Students and teachers are fighting back against Tory attacks in the best possible way

Steve Topple

Students and teachers are fighting back against the Conservative government’s attacks on education in the best way possible. They are uniting on Saturday 19 November for a mass protest in London. And with thousands expected to attend, the message to the government couldn’t be clearer. Students and teachers will no longer be ignored.

The National Union of Students (NUS) and the University and College Union (UCU) have organised the United for Education protest. They say they’re demonstrating because the Conservatives are waging a “war” on students and education.

The NUS and UCU say that the government is attacking the education system in various ways:

Start your day with The Canary News Digest

Fresh and fearless; get excellent independent journalism from The Canary, delivered straight to your inbox every morning.




“Colleges have been cut to the core, with huge job losses and course closures”

The government cut Further Education (FE) budgets by 14% between 2010-15. Since 2010, every college has made an average of 105 staff members redundant. And the government is scrapping nearly 20,000 courses. The government has slashed the adult education budget by 40% since 2010. Critics say the cuts will mean the loss of up to 190,000 student places. And the overall number of student applications has fallen in recent years.

“Students’ tuition fees are rising”

The current cap on tuition fees is £9,000 a year. From 2017, this cap will rise to £9,250. And the government says it wants to make the cap £9,500 by 2018. But the UCU says that fees could be as much as £12,000 a year by 2026.

England already has the highest tuition fees in the developed world. And with total student loan debt rising (paywall) by 17% to £82.6bn last year, students leave education with, on average, £44,000 of debt. But around 73% of students will never pay off all of their debt, and much of this debt is now privatised.

“The government is forcing universities to run like businesses”

The government has proposed various reforms to the higher education system. These include a new framework to measure teaching quality; changes to the higher education regulator; and adjustments to the system which would allow financially unviable universities to fail, or be bought. Critics argue (paywall) that the Tories are making university education into a competitive, market-driven system. The Tory reforms will allow for-profit companies to run universities, which will effectively put profit at the heart of education.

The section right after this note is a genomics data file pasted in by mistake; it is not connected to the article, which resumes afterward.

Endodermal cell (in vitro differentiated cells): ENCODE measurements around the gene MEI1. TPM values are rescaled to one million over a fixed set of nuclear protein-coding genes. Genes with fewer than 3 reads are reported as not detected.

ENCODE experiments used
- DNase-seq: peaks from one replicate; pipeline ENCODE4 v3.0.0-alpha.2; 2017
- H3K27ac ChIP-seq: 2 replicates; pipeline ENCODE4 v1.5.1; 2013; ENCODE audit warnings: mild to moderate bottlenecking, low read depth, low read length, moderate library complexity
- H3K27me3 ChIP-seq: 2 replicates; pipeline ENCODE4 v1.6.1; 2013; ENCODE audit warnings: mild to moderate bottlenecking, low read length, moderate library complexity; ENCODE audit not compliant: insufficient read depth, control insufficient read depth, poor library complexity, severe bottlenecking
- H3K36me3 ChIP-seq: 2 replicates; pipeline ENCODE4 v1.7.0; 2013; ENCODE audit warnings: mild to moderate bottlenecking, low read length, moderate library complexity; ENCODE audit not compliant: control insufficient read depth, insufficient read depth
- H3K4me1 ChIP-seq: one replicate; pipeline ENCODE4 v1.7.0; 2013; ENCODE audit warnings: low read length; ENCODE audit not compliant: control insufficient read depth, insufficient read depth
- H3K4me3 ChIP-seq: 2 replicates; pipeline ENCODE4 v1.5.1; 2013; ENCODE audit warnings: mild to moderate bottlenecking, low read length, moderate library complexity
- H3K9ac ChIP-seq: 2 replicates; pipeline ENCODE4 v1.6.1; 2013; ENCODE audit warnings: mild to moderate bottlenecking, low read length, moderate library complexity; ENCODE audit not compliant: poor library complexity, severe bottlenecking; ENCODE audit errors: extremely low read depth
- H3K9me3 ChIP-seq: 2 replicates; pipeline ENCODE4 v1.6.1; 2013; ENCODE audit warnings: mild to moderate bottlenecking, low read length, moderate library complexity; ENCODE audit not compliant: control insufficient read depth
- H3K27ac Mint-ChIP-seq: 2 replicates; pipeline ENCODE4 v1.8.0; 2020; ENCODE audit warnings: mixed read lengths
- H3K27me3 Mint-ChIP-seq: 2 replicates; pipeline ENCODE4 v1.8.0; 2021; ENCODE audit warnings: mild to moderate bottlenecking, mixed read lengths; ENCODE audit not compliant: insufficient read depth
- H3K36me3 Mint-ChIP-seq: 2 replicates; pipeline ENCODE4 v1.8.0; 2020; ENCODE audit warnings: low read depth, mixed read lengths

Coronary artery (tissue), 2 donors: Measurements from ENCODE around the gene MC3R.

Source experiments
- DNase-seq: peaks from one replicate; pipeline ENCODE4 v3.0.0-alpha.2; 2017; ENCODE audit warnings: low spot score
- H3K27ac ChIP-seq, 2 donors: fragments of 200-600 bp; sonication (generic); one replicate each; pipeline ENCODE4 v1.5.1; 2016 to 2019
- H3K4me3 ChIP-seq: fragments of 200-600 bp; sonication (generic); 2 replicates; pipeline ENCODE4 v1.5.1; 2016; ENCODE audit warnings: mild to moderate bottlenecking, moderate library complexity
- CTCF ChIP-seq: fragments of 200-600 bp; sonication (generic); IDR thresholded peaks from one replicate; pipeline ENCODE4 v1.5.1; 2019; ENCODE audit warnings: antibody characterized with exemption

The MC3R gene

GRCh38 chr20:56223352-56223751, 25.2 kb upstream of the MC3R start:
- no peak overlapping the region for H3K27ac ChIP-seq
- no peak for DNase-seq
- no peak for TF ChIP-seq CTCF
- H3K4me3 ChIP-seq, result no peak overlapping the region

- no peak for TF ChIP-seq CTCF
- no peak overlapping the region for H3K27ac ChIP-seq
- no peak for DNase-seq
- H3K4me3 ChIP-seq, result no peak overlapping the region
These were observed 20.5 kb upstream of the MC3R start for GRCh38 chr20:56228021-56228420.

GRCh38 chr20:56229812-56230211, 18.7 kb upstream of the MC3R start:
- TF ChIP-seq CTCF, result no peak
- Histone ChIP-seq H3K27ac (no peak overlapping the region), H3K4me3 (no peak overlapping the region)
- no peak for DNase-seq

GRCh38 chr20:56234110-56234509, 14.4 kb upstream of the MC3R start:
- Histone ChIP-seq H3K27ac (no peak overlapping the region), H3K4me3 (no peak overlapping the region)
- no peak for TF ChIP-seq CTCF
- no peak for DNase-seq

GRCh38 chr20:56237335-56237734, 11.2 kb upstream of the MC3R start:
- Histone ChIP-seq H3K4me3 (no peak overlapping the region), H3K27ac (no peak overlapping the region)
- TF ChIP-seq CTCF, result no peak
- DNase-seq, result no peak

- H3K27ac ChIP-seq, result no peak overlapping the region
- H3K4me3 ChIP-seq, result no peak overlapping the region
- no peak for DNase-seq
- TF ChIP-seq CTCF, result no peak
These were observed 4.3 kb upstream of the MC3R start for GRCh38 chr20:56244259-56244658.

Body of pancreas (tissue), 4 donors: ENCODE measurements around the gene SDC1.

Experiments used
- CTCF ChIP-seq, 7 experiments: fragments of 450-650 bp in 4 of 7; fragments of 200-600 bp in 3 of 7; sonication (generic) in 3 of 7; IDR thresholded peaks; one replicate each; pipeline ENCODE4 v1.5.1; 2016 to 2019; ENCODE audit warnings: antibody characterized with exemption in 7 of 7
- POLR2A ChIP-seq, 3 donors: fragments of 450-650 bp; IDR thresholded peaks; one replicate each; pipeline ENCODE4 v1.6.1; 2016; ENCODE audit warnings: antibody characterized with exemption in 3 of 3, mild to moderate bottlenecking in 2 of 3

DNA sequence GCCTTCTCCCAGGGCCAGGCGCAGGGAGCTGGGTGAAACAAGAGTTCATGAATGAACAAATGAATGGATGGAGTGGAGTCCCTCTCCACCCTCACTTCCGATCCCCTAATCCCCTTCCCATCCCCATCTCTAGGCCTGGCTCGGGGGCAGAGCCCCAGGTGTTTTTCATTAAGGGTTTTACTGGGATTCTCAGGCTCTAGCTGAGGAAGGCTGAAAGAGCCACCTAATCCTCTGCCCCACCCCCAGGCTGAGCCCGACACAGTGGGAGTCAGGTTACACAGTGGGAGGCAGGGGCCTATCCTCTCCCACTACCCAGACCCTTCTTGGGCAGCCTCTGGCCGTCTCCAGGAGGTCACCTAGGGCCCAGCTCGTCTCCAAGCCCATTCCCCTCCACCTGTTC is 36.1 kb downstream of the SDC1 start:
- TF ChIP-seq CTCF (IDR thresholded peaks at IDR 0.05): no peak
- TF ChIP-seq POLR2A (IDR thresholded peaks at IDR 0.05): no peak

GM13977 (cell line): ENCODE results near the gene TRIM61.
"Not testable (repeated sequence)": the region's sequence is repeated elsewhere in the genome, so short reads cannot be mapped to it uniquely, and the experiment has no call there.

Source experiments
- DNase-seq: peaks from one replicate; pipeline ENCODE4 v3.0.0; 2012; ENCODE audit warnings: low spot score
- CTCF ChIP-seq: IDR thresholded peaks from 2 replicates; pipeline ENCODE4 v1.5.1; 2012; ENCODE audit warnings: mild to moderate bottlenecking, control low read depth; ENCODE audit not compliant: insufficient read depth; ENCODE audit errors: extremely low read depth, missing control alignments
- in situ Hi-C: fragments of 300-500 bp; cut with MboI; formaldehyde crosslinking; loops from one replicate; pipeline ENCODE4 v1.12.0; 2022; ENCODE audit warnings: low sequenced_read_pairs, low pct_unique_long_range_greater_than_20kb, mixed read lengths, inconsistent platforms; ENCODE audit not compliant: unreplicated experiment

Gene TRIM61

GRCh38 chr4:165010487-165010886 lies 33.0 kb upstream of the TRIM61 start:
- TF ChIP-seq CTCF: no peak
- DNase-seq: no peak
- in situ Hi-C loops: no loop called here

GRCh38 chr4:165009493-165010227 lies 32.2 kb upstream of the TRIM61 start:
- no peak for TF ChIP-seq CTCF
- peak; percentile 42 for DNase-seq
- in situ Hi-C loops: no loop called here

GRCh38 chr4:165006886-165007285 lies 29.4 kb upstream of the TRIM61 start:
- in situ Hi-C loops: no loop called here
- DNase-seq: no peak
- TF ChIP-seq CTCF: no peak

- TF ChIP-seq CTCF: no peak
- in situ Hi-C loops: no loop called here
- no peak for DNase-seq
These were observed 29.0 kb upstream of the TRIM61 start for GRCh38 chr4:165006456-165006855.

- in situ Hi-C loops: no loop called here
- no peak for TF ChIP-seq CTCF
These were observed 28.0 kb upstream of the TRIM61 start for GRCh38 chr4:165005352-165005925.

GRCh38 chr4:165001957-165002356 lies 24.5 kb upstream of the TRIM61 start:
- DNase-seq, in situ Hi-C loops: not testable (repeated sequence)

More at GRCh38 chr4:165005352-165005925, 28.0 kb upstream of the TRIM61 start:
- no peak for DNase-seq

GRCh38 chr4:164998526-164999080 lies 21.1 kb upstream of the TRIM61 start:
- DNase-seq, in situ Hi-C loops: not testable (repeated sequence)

“This has to stop”

The NUS and UCU say:

The government has ignored students and staff for too long. This has to stop. Students: let’s march in our thousands and show the government we will not be ignored. Alongside our staff, we have the power to halt cuts and stop fees rising even more. Together we are a force too large to ignore.

The march assembles at Park Lane at midday and begins at 1pm. This is followed by a rally at Millbank, Westminster at 2.45pm. Speakers include Malia Bouattia, President of the NUS; Sally Hunt, General Secretary of the UCU; and Angela Rayner MP, Shadow Secretary of State for Education. The NUS and UCU say “We’re united for education”. And with the government’s relentless drive for austerity, unity within the education sector has never been more important.

Get Involved!

Read full details of the United for Education march.

Support the protest on Saturday using the hashtag #Nov19.

– Read other Canary articles on education here.

Write to your MP to ask them to ensure teachers receive the funding, respect, training, and freedom that they (and Britain’s students) deserve.

– Follow 999 Call 4 Education on Twitter.

Featured image via Flickr

Since you're here ...

We know you don't need a lecture. You wouldn't be here if you didn't care.
Now, more than ever, we need your help to challenge the rightwing press and hold power to account. Please help us survive and thrive.

The Canary Support

Comments are closed